ORANGE’S NSW Ambulance rescue helicopter sat locked in the hangar on Wednesday while alternative arrangements had to be made for two critically injured central west residents.
The pair had to be transported to specialist medical care by road ambulance and the Sydney-based helicopter.
A car crash victim at Gulgong with serious head wounds and a woman critically stabbed at Parkes would have arrived at a specialist treating hospital much sooner had the Orange helicopter, funded by the NSW government, been allowed to fly at night.
In both instances the ‘golden hour’ rule was broken - a timeframe widely regarded in the medical profession as being critical to the outcome of a patient.
The incidents follow Member for Orange Andrew Gee’s meeting with Ernst and Young, who are conducting the review for the NSW Government into the case for Orange’s helicopter to be funded to fly 24-hours a day.
Orange City Council and the councils of Centroc have also met with Ernst and Young to put the case for a favourable outcome on the provision of an all hours helicopter rescue service.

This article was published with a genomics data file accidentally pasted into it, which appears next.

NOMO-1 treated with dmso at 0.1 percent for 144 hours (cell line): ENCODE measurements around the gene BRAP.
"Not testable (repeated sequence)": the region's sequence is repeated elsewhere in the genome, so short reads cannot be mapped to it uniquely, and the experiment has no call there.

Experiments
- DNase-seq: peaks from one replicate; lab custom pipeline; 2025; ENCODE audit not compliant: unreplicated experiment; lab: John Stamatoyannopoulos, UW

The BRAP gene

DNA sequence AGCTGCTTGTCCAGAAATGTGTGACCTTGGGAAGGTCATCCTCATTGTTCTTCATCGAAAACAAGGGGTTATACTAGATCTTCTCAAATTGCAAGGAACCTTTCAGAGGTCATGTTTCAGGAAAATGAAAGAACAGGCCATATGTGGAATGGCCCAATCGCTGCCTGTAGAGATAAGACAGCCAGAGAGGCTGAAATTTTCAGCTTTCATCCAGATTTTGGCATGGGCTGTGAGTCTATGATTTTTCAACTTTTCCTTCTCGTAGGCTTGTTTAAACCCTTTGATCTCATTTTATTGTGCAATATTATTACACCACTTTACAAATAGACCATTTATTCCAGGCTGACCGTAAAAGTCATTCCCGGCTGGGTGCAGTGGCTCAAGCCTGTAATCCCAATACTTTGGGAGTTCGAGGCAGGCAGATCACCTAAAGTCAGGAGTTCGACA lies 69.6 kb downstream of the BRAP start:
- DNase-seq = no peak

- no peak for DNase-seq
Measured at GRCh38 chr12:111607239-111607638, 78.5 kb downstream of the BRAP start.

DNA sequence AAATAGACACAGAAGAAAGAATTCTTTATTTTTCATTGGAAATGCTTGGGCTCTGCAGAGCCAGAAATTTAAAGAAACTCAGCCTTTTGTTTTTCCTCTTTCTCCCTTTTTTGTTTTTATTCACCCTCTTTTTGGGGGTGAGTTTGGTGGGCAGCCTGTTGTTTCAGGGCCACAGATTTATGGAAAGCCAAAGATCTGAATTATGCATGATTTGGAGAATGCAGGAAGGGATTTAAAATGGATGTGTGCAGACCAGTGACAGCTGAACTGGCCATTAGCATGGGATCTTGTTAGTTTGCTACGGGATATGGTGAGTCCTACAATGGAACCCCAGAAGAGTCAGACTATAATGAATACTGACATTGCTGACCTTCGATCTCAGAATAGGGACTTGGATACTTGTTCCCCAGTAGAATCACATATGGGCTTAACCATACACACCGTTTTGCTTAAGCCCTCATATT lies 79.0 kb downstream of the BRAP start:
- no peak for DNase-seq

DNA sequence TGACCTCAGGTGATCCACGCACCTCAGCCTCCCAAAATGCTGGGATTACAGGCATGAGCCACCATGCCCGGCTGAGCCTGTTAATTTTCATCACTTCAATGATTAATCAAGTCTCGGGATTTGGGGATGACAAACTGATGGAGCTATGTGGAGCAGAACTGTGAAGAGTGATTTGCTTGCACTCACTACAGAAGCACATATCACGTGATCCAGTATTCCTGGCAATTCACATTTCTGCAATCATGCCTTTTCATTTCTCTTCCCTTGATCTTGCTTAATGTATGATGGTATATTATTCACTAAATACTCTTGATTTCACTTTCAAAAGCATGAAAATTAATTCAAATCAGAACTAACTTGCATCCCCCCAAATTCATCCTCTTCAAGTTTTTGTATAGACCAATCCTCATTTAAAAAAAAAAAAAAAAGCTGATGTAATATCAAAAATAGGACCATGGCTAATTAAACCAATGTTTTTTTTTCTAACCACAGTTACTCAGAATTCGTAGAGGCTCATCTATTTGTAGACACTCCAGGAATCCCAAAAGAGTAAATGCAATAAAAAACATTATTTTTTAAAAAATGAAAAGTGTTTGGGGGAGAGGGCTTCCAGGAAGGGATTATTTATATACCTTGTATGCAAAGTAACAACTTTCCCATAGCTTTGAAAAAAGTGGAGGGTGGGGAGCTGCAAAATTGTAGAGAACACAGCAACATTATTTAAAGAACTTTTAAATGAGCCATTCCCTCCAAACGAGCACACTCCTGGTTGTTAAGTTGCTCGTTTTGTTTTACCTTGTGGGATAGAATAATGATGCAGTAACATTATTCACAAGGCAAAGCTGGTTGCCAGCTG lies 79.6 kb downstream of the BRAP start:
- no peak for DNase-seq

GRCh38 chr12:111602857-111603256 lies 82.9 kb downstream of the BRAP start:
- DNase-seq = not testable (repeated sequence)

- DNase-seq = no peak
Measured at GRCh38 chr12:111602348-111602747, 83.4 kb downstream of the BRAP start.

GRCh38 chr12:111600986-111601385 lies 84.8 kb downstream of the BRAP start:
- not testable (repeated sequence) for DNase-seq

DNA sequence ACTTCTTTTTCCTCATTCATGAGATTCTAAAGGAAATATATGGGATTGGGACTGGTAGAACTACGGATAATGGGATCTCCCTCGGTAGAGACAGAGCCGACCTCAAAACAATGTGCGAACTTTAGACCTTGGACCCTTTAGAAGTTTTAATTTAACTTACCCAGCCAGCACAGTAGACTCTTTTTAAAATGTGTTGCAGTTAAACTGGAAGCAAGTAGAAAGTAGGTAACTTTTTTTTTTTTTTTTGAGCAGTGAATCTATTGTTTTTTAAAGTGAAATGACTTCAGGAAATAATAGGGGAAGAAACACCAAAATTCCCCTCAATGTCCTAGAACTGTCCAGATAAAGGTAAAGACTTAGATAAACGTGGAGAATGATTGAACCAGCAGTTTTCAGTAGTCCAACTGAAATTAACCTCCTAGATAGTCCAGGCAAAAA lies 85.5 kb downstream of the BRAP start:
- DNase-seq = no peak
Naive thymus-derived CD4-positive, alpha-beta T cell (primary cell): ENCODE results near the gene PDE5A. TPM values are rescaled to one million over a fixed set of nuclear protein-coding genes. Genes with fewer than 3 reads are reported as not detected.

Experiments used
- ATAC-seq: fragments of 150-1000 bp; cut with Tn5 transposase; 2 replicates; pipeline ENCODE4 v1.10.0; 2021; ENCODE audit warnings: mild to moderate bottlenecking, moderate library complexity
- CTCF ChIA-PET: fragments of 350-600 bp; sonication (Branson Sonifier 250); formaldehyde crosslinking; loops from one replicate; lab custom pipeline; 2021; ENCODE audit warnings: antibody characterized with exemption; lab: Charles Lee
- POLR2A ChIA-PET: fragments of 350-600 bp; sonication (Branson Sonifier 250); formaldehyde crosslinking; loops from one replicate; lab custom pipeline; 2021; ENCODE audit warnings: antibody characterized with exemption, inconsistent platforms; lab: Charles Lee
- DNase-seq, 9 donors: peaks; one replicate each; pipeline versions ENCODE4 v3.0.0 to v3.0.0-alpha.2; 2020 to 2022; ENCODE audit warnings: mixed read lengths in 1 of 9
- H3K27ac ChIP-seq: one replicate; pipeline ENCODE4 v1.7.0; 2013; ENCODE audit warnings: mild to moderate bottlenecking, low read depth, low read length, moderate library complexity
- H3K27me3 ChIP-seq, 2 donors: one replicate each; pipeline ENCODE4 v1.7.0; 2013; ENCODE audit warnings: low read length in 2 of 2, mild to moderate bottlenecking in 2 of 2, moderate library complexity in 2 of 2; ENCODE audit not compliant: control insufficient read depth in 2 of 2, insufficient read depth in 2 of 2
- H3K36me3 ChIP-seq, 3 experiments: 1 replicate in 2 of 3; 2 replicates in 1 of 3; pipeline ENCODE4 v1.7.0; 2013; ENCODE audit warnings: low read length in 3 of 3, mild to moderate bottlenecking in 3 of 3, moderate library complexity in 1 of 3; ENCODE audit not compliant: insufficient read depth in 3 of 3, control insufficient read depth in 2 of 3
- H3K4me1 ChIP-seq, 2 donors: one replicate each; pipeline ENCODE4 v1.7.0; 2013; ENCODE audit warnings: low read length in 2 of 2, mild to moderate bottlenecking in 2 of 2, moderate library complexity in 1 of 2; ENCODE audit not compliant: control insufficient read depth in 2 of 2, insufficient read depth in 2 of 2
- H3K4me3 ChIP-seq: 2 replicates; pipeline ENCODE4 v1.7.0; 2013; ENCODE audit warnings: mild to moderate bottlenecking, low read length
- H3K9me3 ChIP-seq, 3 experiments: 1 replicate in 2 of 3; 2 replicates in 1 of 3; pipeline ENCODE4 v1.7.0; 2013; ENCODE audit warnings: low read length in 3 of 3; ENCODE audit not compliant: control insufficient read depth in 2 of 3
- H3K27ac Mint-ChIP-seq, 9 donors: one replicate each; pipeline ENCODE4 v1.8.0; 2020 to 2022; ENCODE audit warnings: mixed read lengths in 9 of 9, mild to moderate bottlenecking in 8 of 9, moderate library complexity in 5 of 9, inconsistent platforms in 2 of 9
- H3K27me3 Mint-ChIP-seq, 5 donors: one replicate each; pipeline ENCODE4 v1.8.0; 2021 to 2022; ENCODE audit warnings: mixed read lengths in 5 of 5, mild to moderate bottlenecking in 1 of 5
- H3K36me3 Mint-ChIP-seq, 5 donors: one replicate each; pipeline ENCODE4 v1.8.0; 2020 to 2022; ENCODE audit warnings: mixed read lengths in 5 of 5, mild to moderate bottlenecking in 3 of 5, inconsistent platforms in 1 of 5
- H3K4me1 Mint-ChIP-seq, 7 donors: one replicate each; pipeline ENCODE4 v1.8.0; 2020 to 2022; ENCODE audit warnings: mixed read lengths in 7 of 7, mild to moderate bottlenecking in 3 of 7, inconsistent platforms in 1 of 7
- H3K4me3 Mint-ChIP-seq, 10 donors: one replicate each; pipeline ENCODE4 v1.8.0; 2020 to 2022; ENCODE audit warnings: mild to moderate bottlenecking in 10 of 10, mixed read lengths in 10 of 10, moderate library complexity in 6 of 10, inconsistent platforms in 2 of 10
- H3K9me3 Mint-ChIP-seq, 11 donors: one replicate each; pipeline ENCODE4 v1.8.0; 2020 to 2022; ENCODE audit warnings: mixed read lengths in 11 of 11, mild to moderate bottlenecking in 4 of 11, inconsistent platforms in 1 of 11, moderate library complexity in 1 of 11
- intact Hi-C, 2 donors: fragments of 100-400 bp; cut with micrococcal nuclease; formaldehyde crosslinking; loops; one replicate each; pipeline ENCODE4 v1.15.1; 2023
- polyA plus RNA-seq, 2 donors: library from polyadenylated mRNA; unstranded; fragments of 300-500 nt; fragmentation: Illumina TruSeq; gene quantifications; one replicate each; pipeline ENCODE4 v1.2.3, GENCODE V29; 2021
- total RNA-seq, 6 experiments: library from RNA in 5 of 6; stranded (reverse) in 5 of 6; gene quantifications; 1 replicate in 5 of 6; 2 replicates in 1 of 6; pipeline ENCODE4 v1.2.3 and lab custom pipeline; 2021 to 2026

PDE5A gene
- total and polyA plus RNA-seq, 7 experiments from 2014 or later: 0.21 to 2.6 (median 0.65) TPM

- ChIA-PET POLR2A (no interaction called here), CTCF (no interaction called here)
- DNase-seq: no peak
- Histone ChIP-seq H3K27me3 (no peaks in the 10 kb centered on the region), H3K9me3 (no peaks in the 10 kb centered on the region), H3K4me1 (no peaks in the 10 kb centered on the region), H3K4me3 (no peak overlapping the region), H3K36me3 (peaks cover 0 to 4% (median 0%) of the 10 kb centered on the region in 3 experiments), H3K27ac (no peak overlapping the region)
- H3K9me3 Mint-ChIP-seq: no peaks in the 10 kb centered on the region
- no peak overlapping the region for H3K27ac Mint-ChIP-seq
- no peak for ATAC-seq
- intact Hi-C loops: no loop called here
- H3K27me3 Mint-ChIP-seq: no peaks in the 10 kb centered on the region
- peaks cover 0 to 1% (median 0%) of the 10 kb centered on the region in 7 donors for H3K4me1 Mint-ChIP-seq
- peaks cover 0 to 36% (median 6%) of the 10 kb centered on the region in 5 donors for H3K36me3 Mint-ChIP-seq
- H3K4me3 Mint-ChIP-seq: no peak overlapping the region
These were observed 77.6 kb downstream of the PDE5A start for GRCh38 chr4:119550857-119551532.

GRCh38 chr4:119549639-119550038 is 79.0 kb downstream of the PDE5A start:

Mr Gee says he is about to lodge a second submission with the NSW Government, saying the population growth for the region, revealed in last Friday’s census as exceeding the national average, is further evidence the Government needs to be convinced to upgrade the service.
“Population growth in this region is an issue and we have recorded the second highest growth of an area outside the metropolitan area,” Mr Gee said.
“While some areas such as Wellington have had a slight fall in population there are places like Orange and and particularly Mudgee which have had significant population increases,” he said.
Mr Gee is also pushing for Orange’s helicopter to have a winch installed.
However the Central Western Daily understands a winch has already been funded for Orange and is currently in Bankstown, where the Orange helicopter is seconded to be used in Sydney from time to time.
Mr Gee said he is hoping the outmoded statistics provided for the previous helicopter review undertaken for NSW Ambulance in 2009 will be overtaken by more relevant and up-to-date information.
“Since the 2009 review there has been a major change in clinical service delivery within the area,” said Mr Gee.
“Orange has become the regional trauma centre for this part of NSW, with the intensive care unit at Orange Health Service now a superior Level 2 service, upgraded from Level 1 when the former hospital was in Dalton Street,” he said.
Mr Gee said yesterday he was unable to comment on the two critical incidents which occurred on Wednesday night as he had no knowledge of the events and referred the Central Western Daily to the office of NSW Minister for Health Jillian Skinner.